The Lepers of Baile Baiste, a new play by Ronan Noone, through October 8 at the BU Playwrights' Theatre

Vol. V No. 8   ·   
05 October 2001


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Wisdom teeth: removing them is a smart idea

My dentist recommends that I have my wisdom teeth removed. They haven't bothered me at all, so why do I need to have them taken out?

Contrary to their name, wisdom teeth do not make you smarter. Better known to dentists and dental care professionals as third molars, wisdom teeth are remnants of an age when humans had a larger skull with a longer jaw that could accommodate more teeth.

According to John Guarente, D.M.D., assistant clinical professor at Boston University's Goldman School of Dental Medicine, wisdom teeth do not serve a purpose. "The third molars aren't necessary for proper dental function," he says. "They're an evolutionary leftover from a time when we needed larger, grinding teeth to chew certain kinds of foods -- mostly things we no longer eat."

In many cases, wisdom teeth do not cause any problems. However, Guarente says, removing them can prevent a number of serious complications, including:

- impacted teeth (teeth that do not have enough room to grow)
- cysts around the tooth, which can lead to bone loss around the second molar or may transform into a more significant pathologic condition
- partially erupted teeth, which can allow bacteria to grow and infect the tooth and jaw.

While most dentists and oral surgeons recommend removing impacted wisdom teeth, Guarente says that the benefits and risks involved need to be reassessed. "There are cases where a watch-and-wait approach can be beneficial. For example, if the third molars are erupted, and are not subject to any kind of infection, it may be appropriate to leave them intact." Another important consideration is age. Although we may not consider an individual at the age of 30 to be old, this may very well be the case when evaluating a patient for wisdom teeth removal.

However, if you and your dental care professional do agree that removing the third molars is necessary, there are some important things to consider. "This is a surgical procedure," says Guarente, "and patients should be fully aware of what will take place, as well as the need for postoperative care."
According to Guarente, it usually takes about one hour to remove all four wisdom teeth. Each case is different, though, and he recommends that you consult with your oral surgeon before the procedure to learn if you may have a condition that might lengthen the surgery time. For example, a tooth embedded in bone or one that is growing at a very unusual angle may complicate surgery.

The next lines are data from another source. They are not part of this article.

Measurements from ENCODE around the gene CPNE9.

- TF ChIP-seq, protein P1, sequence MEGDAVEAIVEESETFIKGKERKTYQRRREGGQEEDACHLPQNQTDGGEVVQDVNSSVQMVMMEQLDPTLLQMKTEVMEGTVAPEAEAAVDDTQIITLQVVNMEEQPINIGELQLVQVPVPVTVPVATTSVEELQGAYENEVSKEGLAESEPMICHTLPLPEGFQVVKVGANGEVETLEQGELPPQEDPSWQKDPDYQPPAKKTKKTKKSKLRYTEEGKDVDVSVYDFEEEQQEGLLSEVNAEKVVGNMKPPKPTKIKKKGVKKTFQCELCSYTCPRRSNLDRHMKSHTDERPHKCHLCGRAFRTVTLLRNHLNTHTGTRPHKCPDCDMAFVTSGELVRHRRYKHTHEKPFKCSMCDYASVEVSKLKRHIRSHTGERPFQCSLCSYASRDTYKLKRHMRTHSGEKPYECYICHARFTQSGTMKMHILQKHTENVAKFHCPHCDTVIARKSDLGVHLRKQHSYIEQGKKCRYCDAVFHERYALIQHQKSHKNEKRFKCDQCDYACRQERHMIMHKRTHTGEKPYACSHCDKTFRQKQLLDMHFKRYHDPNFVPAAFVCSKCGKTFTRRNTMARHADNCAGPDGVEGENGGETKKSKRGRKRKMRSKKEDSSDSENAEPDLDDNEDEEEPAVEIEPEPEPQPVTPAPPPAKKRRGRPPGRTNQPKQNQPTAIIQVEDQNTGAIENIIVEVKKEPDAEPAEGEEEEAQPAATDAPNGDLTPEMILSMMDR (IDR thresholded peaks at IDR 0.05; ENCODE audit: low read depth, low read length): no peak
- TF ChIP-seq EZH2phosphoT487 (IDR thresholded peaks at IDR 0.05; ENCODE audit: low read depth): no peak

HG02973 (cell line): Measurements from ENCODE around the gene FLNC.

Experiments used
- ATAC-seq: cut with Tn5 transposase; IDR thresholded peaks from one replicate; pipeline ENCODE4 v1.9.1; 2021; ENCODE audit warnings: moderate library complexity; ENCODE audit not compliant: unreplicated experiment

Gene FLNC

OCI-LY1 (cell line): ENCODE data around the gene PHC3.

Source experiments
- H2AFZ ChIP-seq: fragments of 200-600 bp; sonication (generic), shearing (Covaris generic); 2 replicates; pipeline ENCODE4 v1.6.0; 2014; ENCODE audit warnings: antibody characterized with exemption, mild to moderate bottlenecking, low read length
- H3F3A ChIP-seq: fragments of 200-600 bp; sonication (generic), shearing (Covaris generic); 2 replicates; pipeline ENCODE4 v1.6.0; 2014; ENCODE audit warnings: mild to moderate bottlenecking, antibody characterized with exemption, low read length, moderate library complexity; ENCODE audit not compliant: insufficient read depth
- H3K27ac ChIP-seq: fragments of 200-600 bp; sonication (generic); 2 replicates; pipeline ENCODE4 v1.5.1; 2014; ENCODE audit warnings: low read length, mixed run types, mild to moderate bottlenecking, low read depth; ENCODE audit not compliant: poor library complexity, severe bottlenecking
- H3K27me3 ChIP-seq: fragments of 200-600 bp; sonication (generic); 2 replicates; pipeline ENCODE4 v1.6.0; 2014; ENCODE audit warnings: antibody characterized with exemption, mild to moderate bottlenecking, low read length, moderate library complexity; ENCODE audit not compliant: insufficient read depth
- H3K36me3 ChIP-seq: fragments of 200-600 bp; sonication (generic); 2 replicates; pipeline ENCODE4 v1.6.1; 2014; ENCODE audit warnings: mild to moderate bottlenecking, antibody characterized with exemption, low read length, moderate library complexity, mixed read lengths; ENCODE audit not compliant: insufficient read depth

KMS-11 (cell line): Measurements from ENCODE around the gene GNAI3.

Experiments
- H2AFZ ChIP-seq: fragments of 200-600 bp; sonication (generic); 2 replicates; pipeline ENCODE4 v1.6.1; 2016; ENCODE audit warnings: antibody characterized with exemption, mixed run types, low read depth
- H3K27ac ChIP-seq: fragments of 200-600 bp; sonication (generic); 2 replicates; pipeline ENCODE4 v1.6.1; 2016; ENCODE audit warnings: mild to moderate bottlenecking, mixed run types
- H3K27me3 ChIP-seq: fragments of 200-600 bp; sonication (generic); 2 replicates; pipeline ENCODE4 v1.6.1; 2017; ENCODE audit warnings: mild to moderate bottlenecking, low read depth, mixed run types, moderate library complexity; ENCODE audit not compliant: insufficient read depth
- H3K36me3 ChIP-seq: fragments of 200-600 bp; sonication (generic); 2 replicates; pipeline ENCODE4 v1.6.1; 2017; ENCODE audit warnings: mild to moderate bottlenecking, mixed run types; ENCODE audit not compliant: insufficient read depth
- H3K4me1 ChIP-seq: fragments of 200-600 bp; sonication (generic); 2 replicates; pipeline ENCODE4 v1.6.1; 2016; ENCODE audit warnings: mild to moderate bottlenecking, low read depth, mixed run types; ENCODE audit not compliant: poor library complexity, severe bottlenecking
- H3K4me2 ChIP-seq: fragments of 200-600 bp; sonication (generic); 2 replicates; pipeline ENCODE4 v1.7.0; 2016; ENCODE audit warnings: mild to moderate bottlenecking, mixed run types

Guarente also suggests that you discuss pain medication and anesthesia options with your oral surgeon before surgery. "Again, this will vary from patient to patient. You can choose to have local anesthesia, sedation with local anesthesia, or general anesthesia," he says. Each anesthesia has different side effects, which should be discussed at length with your oral surgeon. Some side effects of anesthesia can include nausea, dizziness, and drowsiness for up to 24 hours after administration.

Guarente says that a patient can expect some discomfort, bleeding, and swelling during the first two to three days after the procedure, and that recovery usually takes seven to ten days. He also emphasizes that it's very important to follow your postoperative instructions carefully. "Postoperative oral hygiene and adequate nutrition are vital for a quick recovery and for continued good oral health," he adds.

Although you can discuss your postoperative care plan with your oral surgeon or dentist before and after surgery, Guarente advises that it is best to do so beforehand, as "you probably won't be feeling up to asking questions afterward."

"Health Matters" is written in cooperation with staff members of Boston Medical Center. For more information on alternative medicine or other health matters, call 617-638-6767.


05 October 2001
Boston University
Office of University Relations